There may be no other division in the NFL as wide open this season as the AFC West.
Last year, rookie head coach Josh McDaniel had the Broncos looking like world beaters when they flew out the gates to a 6-0 start, only to turn around and lose four straight after their bye and winning just one of their final ten games.
The Chiefs also spent 2009 breaking in a new head coach, with former Arizona Cardinals offensive coordinator Todd Haley taking the reigns from Herm Edwards. Haley spent the entire season ridding the team of a lacking work ethic and purging cancers like running back Larry Johnson from the roster. In turn, the team doubled their win total from 2008, and appear poised for a better 2009 with a young core of highly drafted young players and some of the league's best assistant coaches.
Out in Oakland, despite having a defense that helped it stay in most of their games, the Raiders offense was a game of musical chairs at running back, which was supposed to be the strength of the offense. And while many fans were calling for the end of the Jamarcus Russell era after the 2008 season, it took the organization 11 interceptions in 246 passes and a passer rating of 50.0 to finally see the light. First round pick Darrius Heyward-Bey didn't help either, dropping more passes then he caught last season.
Finally, down in San Diego, the Chargers remained the main benefactor of the rest of the divisions ineptitude going 5-1 against the rest of the division and winning their final 11 games after a 2-3 start.
So what should we all expect from this division in 2010?
One wild ride that will redefine the balance of power in the AFC West.
Kyle Orton will struggle without Brandon Marshall in 2010
We haven't even begun the regular season yet, and the Denver Broncos are already in trouble. Not only did the team's best receiver take off for Miami, but the team's best defensive player, sack leader Elvis Dumervil, is out for the season with a torn pectoral muscle.
To make matters even more interesting, Dumervil's replacement Jarvis Moss is also on the shelf with a broken hand.
Last year, receivers Jabar Gaffney and Eddie Royal played well in complimentary roles next to Brandon Marshall, but neither is capable of replacing him in 2010. That's why the Broncos grabbed both Demaryius Thomas and Eric Decker in April's NFL Draft.
Thomas could eventually step into Marshall's shoes, and Decker has a chance to remind Broncos fans of Ed McCaffrey, but we all know what a crapshoot rookie wide receivers are.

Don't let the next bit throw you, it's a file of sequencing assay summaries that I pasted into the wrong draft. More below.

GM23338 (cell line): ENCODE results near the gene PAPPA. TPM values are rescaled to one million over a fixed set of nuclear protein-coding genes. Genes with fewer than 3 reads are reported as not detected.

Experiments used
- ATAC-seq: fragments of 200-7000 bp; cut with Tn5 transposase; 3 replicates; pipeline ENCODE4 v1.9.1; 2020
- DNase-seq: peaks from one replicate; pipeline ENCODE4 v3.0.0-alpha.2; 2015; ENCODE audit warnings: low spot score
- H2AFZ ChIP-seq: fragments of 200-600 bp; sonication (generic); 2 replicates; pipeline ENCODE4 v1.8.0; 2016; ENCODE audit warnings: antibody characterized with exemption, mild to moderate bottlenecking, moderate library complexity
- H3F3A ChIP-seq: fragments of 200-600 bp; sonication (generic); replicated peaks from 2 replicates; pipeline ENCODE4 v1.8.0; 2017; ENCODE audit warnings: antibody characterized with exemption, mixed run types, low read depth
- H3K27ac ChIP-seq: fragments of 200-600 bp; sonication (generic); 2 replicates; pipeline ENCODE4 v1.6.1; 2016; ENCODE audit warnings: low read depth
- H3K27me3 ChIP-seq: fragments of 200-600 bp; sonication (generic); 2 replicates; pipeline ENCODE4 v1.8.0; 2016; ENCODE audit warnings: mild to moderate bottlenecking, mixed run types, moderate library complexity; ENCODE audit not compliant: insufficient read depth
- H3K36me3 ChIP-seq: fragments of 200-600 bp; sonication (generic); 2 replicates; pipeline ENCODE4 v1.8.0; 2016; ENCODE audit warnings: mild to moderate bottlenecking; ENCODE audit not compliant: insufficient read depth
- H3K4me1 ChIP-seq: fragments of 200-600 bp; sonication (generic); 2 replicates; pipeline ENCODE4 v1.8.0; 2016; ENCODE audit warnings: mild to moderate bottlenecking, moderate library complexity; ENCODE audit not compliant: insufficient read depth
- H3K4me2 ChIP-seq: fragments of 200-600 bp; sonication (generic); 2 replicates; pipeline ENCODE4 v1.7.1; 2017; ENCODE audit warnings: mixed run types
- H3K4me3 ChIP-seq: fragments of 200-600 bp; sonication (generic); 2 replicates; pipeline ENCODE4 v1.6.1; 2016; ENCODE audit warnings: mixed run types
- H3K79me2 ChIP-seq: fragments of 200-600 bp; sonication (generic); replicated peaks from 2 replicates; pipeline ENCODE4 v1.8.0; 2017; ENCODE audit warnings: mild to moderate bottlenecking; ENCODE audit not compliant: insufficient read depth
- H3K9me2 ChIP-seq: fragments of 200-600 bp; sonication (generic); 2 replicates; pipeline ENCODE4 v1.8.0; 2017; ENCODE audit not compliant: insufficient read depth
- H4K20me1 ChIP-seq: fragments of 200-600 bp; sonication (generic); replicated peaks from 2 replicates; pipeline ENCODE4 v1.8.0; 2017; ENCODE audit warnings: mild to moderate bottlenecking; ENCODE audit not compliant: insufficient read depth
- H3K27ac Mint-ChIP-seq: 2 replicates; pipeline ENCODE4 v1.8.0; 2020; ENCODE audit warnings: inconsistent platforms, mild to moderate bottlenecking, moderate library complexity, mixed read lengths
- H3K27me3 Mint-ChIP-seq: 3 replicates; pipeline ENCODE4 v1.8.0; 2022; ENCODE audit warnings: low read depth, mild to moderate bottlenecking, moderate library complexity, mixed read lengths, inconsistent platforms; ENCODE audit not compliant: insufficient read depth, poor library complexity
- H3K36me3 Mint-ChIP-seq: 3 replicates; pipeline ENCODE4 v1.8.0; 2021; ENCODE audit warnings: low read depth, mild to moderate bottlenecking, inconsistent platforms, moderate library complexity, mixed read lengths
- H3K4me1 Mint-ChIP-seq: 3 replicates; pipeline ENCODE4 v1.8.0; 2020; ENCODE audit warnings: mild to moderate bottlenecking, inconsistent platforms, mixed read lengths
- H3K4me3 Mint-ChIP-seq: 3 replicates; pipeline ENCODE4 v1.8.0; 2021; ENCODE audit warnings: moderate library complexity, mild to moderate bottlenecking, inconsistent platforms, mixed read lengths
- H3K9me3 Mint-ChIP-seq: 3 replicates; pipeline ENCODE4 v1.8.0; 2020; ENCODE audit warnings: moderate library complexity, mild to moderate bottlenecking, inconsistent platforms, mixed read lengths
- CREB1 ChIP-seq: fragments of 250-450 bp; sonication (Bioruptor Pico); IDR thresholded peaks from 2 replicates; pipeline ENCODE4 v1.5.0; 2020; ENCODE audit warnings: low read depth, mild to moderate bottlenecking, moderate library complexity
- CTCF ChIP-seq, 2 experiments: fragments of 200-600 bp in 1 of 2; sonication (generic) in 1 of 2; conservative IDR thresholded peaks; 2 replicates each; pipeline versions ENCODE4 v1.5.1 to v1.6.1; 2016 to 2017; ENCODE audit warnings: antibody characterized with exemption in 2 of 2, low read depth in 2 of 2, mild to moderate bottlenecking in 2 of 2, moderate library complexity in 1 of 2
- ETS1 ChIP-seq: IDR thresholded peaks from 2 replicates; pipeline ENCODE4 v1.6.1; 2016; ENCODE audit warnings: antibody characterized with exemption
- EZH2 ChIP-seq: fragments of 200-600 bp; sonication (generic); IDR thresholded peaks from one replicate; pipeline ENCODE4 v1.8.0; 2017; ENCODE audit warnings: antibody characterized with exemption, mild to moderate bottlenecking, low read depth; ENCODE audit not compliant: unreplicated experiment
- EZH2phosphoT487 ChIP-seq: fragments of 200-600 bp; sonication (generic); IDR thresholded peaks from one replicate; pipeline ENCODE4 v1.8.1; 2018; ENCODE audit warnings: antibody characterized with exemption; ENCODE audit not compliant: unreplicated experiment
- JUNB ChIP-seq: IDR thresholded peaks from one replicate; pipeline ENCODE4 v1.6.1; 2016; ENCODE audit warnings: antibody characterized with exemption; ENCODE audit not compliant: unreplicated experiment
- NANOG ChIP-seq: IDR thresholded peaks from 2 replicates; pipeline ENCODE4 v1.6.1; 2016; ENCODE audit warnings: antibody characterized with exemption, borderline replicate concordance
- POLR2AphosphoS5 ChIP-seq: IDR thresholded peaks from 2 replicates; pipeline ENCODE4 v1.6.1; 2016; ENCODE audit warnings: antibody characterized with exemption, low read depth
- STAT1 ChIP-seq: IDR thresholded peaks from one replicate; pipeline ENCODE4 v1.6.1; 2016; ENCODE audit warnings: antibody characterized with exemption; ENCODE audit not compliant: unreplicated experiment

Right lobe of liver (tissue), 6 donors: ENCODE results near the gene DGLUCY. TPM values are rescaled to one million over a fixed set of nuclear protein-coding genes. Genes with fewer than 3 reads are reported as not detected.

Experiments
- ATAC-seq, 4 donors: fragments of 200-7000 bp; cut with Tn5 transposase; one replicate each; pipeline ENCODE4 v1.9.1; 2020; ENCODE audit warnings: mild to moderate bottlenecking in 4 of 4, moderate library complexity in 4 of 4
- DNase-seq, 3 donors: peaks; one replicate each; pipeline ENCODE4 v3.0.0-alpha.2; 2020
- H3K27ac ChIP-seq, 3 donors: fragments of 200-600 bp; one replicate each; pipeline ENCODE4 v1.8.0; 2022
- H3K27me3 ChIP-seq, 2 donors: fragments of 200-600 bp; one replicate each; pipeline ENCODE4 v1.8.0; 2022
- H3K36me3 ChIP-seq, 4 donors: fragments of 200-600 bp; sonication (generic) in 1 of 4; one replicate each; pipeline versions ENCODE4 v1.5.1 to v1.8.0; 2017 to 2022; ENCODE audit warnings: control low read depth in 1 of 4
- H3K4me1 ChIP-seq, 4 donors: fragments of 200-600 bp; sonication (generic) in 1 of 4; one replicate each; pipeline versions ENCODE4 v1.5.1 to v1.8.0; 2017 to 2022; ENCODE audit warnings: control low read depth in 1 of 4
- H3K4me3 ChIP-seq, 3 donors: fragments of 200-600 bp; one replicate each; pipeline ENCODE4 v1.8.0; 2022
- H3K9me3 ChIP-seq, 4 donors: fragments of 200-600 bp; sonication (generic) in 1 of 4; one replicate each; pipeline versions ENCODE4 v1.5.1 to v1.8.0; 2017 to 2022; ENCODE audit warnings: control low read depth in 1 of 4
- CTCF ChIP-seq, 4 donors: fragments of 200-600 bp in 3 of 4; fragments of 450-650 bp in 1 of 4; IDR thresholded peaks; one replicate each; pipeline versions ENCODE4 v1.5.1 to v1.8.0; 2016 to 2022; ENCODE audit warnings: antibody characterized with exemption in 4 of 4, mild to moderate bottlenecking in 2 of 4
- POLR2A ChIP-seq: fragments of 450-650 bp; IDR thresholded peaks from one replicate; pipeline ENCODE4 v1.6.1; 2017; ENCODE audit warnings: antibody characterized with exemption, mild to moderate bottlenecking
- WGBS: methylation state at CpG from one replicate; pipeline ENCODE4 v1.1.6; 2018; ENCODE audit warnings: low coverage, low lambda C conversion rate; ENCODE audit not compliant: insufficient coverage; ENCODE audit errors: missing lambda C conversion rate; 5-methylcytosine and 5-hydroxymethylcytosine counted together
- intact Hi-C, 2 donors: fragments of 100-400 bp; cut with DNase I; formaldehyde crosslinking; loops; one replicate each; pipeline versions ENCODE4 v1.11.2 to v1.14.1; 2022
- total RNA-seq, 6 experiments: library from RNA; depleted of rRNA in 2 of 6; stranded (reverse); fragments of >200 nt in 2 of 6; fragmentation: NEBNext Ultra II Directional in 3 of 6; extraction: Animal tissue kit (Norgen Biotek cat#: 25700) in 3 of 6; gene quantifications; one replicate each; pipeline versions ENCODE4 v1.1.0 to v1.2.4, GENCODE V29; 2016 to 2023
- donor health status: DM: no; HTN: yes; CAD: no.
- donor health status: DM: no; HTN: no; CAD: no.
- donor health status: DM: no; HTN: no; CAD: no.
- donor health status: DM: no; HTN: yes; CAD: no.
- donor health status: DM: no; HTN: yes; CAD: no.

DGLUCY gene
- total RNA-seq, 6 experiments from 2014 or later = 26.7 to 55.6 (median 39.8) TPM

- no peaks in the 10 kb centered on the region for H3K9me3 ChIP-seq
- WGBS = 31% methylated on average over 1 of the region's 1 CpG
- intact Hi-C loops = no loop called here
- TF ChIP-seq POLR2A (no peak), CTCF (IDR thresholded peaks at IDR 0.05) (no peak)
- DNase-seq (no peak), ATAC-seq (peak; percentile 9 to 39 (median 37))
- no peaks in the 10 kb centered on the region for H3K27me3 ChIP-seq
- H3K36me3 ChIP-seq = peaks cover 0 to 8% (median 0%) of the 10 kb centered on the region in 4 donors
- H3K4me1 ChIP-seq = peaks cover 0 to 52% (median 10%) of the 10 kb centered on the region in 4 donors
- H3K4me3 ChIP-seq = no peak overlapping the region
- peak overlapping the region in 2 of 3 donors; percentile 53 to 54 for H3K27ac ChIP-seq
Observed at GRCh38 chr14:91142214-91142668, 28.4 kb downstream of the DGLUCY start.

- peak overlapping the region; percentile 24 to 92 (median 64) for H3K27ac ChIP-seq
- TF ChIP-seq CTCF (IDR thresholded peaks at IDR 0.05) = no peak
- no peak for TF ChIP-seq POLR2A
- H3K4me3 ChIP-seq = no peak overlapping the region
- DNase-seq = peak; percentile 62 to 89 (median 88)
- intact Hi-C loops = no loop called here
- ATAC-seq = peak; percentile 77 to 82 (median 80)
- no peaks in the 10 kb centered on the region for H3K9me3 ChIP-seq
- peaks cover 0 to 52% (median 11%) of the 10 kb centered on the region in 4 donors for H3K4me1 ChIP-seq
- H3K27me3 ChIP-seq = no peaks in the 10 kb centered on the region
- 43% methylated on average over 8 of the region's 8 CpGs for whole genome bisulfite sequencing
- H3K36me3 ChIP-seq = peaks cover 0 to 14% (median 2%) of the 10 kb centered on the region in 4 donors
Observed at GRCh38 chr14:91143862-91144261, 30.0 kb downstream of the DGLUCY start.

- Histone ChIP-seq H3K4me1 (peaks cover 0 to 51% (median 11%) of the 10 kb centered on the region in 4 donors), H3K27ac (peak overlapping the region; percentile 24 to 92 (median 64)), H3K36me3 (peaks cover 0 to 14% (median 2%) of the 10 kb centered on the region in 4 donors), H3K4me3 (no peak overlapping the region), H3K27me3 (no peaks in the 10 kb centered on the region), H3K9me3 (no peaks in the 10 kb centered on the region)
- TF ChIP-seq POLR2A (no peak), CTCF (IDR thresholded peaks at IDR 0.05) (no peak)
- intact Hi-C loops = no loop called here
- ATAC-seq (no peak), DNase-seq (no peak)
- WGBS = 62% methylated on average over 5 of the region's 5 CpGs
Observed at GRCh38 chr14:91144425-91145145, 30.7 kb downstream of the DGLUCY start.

The running game, which is currently battered with training camp injuries to starter Knowshon Moreno and backup Correll Buckhalter, will need to carry the offense for this team to score points in 2010. Until those two make it back however, free agent castoffs like LenDale White and Justin Fargas may need to carry the load for awhile.
The defense, which was led by Dumervil and his NFL-best 17 sacks last season, struggled at times against the run last season, and will do so again without its best player.
It's safe to say that the Broncos won't come close to their 6-0 start from a year ago.
After opening the season in Jacksonville and then going home to play an improving Seahawks team, the Broncos will have to endure through a nightmarish four game stretch against the Colts, Titans, Ravens, and Jets.
By the time Denver gets an opportunity to play their division rivals and a relatively easy non-conference schedule against teams from the NFC West, they could very well already be 2-4 or worse.
The Broncos will struggle early on and have a tough time getting back to .500 over their final ten games.
WINS: Seattle, Oakland, St. Louis, San Diego, Houston
LOSSES: Jacksonville, Indianapolis, Tennessee, Baltimore, New York, San Francisco, Kansas City twice, Arizona, Oakland, San Diego
Without Vincent Jackson, Antonio Gates could face coverage like this all season long
More so than at any point in the past few years, the San Diego Chargers will have to rely upon young unproven players to help them get back into the playoffs in 2010.
Gone is the best running back to ever don a Chargers' uniform in LaDainian Tomlinson, and into the lineup is rookie Ryan Mathews from up the coast at Fresno State. The running game struggled all last season, and it remains to be seen if a combination of Mathews and Darren Sproles can resurrect it.
The passing game, on the shoulders of one of the league's best quarterbacks in Phillip Rivers, could take a step back in 2010. Not only is the team's best wide receiver Vincent Jackson refusing to sign his free agent tender and holding out while demanding a trade, but so is left tackle Marcus McNeill. On top of that, McNeill's backup Tra Thomas just underwent arthroscopic knee surgery and may miss time early on.
While Rivers will still have perennial All-Pro tight end Antonio Gates to throw to, a struggling and substandard group of receivers could be his team's downfall in 2010.
On defense, the team has already lost draft pick Donald Butler to a season-ending Achilles injury. Former standout linebacker Shawne Merriman who has reportedly just ended his contract holdout still has yet to show if he will ever be as effective as he was before the knee injury that cost him all but one game in 2008.